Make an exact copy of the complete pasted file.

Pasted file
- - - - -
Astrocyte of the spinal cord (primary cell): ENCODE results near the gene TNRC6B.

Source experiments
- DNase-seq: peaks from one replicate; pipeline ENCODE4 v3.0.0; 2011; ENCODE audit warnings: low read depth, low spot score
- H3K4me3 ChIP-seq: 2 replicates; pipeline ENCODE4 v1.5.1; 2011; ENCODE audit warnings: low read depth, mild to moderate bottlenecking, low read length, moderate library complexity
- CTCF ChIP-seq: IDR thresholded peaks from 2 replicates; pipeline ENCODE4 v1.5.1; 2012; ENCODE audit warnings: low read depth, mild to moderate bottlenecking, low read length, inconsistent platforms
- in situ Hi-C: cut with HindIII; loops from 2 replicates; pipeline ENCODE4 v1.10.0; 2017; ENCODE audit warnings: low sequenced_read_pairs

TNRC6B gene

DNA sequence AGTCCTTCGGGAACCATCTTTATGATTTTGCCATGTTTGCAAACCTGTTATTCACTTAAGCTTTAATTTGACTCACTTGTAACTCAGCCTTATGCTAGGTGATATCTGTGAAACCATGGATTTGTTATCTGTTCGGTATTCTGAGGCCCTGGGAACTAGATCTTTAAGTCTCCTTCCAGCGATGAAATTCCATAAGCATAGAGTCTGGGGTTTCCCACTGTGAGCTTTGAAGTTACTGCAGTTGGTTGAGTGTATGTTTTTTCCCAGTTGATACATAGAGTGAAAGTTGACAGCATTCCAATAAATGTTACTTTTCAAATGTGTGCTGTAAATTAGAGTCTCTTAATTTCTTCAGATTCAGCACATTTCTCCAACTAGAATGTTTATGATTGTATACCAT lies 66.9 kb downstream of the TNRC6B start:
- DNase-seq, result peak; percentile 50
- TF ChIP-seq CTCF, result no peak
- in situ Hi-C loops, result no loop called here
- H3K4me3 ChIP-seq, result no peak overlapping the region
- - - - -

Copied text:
Astrocyte of the spinal cord (primary cell): ENCODE results near the gene TNRC6B.

Source experiments
- DNase-seq: peaks from one replicate; pipeline ENCODE4 v3.0.0; 2011; ENCODE audit warnings: low read depth, low spot score
- H3K4me3 ChIP-seq: 2 replicates; pipeline ENCODE4 v1.5.1; 2011; ENCODE audit warnings: low read depth, mild to moderate bottlenecking, low read length, moderate library complexity
- CTCF ChIP-seq: IDR thresholded peaks from 2 replicates; pipeline ENCODE4 v1.5.1; 2012; ENCODE audit warnings: low read depth, mild to moderate bottlenecking, low read length, inconsistent platforms
- in situ Hi-C: cut with HindIII; loops from 2 replicates; pipeline ENCODE4 v1.10.0; 2017; ENCODE audit warnings: low sequenced_read_pairs

TNRC6B gene

DNA sequence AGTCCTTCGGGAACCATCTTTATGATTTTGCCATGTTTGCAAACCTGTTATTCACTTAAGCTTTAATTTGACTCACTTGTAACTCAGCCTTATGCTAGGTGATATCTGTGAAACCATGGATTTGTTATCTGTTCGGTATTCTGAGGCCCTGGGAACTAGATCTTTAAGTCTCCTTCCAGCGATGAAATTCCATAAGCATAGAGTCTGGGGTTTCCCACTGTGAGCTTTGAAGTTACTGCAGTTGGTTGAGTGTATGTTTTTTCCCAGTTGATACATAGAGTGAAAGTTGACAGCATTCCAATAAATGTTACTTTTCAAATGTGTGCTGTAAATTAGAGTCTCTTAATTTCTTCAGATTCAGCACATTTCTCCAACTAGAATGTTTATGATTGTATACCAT lies 66.9 kb downstream of the TNRC6B start:
- DNase-seq, result peak; percentile 50
- TF ChIP-seq CTCF, result no peak
- in situ Hi-C loops, result no loop called here
- H3K4me3 ChIP-seq, result no peak overlapping the region